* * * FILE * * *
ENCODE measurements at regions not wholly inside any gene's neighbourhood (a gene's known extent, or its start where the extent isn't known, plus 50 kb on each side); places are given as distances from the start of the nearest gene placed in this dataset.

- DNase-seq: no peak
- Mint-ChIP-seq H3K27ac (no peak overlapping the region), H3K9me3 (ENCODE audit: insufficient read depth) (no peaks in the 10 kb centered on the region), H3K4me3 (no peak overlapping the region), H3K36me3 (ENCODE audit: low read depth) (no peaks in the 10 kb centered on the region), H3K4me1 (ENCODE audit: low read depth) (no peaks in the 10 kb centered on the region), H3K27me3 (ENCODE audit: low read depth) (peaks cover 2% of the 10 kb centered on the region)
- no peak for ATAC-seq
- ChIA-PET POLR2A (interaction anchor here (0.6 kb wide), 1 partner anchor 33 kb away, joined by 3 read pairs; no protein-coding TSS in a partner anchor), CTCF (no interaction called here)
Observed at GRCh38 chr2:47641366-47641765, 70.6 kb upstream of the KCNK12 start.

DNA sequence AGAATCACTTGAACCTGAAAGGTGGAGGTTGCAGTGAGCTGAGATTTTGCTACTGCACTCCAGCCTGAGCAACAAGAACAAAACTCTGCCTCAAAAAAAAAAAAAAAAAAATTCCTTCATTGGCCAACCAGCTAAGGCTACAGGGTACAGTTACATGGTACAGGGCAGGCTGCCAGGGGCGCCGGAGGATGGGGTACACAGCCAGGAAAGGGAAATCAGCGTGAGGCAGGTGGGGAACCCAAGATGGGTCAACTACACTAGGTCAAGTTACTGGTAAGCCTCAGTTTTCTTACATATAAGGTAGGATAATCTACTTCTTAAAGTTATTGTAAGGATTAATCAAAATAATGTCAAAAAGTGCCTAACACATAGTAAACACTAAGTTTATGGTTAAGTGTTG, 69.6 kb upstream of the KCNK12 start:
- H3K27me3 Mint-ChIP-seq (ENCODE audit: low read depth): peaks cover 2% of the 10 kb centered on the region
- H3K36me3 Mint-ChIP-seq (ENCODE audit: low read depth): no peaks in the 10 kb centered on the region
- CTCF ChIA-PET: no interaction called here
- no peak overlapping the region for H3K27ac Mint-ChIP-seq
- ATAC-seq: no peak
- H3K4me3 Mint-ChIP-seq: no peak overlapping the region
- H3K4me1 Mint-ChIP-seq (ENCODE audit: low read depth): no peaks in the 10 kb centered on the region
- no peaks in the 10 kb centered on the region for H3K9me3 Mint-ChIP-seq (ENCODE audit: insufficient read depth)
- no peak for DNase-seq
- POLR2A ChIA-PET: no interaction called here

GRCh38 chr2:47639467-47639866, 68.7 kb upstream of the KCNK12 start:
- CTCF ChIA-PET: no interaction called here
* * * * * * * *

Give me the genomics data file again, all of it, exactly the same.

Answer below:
ENCODE measurements at regions not wholly inside any gene's neighbourhood (a gene's known extent, or its start where the extent isn't known, plus 50 kb on each side); places are given as distances from the start of the nearest gene placed in this dataset.

- DNase-seq: no peak
- Mint-ChIP-seq H3K27ac (no peak overlapping the region), H3K9me3 (ENCODE audit: insufficient read depth) (no peaks in the 10 kb centered on the region), H3K4me3 (no peak overlapping the region), H3K36me3 (ENCODE audit: low read depth) (no peaks in the 10 kb centered on the region), H3K4me1 (ENCODE audit: low read depth) (no peaks in the 10 kb centered on the region), H3K27me3 (ENCODE audit: low read depth) (peaks cover 2% of the 10 kb centered on the region)
- no peak for ATAC-seq
- ChIA-PET POLR2A (interaction anchor here (0.6 kb wide), 1 partner anchor 33 kb away, joined by 3 read pairs; no protein-coding TSS in a partner anchor), CTCF (no interaction called here)
Observed at GRCh38 chr2:47641366-47641765, 70.6 kb upstream of the KCNK12 start.

DNA sequence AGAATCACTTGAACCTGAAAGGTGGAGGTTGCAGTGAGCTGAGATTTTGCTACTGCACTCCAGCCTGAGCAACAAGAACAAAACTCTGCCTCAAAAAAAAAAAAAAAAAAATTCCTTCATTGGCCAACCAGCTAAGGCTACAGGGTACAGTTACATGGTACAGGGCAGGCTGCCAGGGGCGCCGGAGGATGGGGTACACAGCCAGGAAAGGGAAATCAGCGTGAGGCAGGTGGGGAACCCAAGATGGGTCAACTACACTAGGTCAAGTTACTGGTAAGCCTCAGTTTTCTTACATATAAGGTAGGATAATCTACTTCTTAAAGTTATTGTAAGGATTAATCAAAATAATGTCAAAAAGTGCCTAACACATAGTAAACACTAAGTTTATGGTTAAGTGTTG, 69.6 kb upstream of the KCNK12 start:
- H3K27me3 Mint-ChIP-seq (ENCODE audit: low read depth): peaks cover 2% of the 10 kb centered on the region
- H3K36me3 Mint-ChIP-seq (ENCODE audit: low read depth): no peaks in the 10 kb centered on the region
- CTCF ChIA-PET: no interaction called here
- no peak overlapping the region for H3K27ac Mint-ChIP-seq
- ATAC-seq: no peak
- H3K4me3 Mint-ChIP-seq: no peak overlapping the region
- H3K4me1 Mint-ChIP-seq (ENCODE audit: low read depth): no peaks in the 10 kb centered on the region
- no peaks in the 10 kb centered on the region for H3K9me3 Mint-ChIP-seq (ENCODE audit: insufficient read depth)
- no peak for DNase-seq
- POLR2A ChIA-PET: no interaction called here

GRCh38 chr2:47639467-47639866, 68.7 kb upstream of the KCNK12 start:
- CTCF ChIA-PET: no interaction called here